Adapting supply chains to 4IR

July 2020

How we produce goods and access services today is almost a world apart from how it was done fifty years ago.

Goods that were produced in a region were consumed in that region with modest surpluses traded globally. Services were limited to professionals who had exclusive access to customers and invested their entire working lives to their craft. 

Advances in manufacturing and logistics have allowed us to accelerate globalisation to a point where we now expect imported wines on our supermarket shelves and drive Japanese cars at an affordable price.

Local companies like the Mackay GP Superclinic can now support their patients remotely thanks to digital technologies while other small businesses, such as 2Censor, can work with experts from around the world, aided by data and the internet of things.  

Digital technologies have not only accelerated globalisation, they’ve created new markets made up entirely of electronic information. A mobile application developed in Dysart can be accessed by users around the world in a matter of clicks and film companies are slowly ditching cinemas for video streaming. 

These are just a few examples of how supply chains are adapting to the fourth industrial revolution. Although supply chain disruption is a key feature, more opportunities are being generated for professionals who can apply these new technologies to their area of expertise.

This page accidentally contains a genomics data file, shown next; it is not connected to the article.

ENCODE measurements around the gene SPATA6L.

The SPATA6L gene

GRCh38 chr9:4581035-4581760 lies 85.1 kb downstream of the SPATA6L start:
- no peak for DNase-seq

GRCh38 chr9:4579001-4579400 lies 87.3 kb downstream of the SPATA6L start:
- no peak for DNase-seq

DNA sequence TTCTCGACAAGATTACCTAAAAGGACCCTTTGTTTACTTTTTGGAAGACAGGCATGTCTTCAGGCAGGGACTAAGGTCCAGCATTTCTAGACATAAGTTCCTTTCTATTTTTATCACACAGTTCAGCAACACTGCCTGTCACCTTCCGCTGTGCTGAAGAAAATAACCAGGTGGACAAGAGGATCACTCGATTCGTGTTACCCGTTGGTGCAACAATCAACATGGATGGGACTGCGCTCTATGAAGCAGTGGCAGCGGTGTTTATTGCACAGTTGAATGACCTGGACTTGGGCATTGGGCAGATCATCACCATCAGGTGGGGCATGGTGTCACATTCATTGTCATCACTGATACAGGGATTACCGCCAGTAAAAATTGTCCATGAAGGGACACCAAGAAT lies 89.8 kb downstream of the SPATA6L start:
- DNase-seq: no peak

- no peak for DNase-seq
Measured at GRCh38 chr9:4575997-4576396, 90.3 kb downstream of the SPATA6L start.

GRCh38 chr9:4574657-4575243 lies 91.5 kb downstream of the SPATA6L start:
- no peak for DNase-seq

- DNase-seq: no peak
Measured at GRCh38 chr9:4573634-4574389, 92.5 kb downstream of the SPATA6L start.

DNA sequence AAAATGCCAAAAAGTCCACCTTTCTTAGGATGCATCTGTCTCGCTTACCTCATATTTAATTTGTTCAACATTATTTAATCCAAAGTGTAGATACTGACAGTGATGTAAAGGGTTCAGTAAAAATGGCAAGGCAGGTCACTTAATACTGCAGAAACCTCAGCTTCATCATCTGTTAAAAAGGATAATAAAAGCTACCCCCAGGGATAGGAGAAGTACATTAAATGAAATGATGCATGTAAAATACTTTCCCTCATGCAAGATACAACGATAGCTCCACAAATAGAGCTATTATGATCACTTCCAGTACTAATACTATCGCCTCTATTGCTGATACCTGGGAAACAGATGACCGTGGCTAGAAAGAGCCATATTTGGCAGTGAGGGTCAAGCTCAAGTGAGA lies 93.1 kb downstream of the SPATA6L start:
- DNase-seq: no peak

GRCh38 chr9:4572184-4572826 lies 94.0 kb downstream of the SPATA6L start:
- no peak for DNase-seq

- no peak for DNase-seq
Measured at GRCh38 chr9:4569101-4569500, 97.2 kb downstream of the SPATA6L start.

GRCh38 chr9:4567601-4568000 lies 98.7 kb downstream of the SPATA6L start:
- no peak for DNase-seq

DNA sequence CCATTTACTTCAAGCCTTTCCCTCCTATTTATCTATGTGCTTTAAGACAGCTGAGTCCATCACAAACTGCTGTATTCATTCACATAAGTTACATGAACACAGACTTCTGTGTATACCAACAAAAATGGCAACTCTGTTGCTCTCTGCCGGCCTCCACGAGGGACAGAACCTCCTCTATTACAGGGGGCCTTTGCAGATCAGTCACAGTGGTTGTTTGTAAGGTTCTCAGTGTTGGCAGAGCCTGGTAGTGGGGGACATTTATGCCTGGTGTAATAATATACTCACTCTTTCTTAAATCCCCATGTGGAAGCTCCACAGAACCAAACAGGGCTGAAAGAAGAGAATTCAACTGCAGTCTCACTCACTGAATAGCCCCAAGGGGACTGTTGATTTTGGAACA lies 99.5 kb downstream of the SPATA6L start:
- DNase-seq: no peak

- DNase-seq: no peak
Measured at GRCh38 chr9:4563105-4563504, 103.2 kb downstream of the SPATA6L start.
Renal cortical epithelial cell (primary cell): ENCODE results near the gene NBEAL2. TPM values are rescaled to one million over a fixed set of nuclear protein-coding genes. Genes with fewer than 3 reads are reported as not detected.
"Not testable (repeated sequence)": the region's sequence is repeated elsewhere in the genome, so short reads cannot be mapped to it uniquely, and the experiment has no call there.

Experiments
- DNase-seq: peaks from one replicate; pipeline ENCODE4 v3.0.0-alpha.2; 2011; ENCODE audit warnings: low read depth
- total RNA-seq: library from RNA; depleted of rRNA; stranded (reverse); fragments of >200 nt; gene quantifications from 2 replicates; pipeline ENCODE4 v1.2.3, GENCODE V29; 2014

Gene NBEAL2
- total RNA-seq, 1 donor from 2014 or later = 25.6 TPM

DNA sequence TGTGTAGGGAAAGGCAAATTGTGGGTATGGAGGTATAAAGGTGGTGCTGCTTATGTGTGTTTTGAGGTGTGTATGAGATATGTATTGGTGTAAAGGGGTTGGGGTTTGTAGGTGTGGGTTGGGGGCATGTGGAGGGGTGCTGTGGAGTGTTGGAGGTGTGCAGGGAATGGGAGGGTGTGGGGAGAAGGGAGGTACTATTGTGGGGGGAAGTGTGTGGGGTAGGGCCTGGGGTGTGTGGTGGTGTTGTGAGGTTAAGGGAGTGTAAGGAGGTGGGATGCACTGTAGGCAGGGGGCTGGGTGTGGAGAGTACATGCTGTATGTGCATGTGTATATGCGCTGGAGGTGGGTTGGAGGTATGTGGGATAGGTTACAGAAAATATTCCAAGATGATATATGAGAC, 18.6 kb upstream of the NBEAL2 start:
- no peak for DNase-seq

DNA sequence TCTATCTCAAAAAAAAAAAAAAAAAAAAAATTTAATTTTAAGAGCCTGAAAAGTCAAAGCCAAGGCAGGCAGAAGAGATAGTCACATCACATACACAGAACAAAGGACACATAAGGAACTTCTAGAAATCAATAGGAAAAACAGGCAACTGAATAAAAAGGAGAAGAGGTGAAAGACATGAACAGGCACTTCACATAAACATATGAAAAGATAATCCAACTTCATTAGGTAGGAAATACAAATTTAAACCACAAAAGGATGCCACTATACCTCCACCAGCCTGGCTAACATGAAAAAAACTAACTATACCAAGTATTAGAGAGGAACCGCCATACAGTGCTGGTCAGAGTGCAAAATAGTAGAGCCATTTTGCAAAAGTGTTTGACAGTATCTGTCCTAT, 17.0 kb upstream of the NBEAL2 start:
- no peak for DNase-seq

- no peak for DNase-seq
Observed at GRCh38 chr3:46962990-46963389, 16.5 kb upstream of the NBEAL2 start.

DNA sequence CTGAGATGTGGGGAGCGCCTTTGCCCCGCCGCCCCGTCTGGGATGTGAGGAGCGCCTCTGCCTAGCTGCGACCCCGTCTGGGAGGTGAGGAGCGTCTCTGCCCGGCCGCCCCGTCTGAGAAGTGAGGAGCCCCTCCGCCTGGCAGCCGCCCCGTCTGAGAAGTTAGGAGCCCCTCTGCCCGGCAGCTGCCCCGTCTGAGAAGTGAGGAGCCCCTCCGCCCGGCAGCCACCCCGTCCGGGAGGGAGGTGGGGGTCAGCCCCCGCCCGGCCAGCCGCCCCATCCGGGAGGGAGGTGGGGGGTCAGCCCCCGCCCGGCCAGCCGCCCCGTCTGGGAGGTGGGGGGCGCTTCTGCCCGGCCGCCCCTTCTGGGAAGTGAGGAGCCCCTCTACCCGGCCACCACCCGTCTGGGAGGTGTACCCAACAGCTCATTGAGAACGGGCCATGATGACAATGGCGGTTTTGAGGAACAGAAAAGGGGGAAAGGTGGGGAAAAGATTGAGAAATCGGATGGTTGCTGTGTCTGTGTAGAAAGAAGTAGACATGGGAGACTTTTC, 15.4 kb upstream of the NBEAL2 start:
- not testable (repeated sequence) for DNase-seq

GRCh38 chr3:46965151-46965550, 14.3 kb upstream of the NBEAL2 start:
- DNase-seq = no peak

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Digital and physical production has merged to create new supply chain referred to as Industry 4.0

 

Physical production won’t  be replaced any time soon, but if manufacturers don’t adapt to new technologies, they won’t remain competitive. Let’s look at a couple of ways 4IR is affecting supply chains.

 

Big data and predictive analytics

Data and analytics play a key role in the supply chain by generating insights from the data organisations produce. Big data is used for real-time decision making while predictive analytics are used to foresee future events like the failure of a machine or how to optimise a processing facility for the best output.

Companies that are able to capture, store and make sense of big data are sought after by organisations. In the logistics sector, big data helps businesses manage their inventory and create detailed customer profiles to develop more targeted marketing, while in agriculture everything from rainfall to crop yields are calculated to help farmers make informed decisions about their resources. 

 

Cloud Computing

Online data centres store the large amounts of data needed to automate production and decrease the time needed to manage it. It’s also the principal ingredient for business intelligence solutions like software as a service (SaaS) and platform as a service (PaaS) which are used to access and deliver remote services.

Think about the cost of scaling your IT today? Cloud computing gives small businesses a competitive edge by lowering costs and making even the most sophisticated software packages available to anyone with an internet connection. Automation and 24-hour customer service is also made possible thanks to remote servers being able to work when you’re not able to. 

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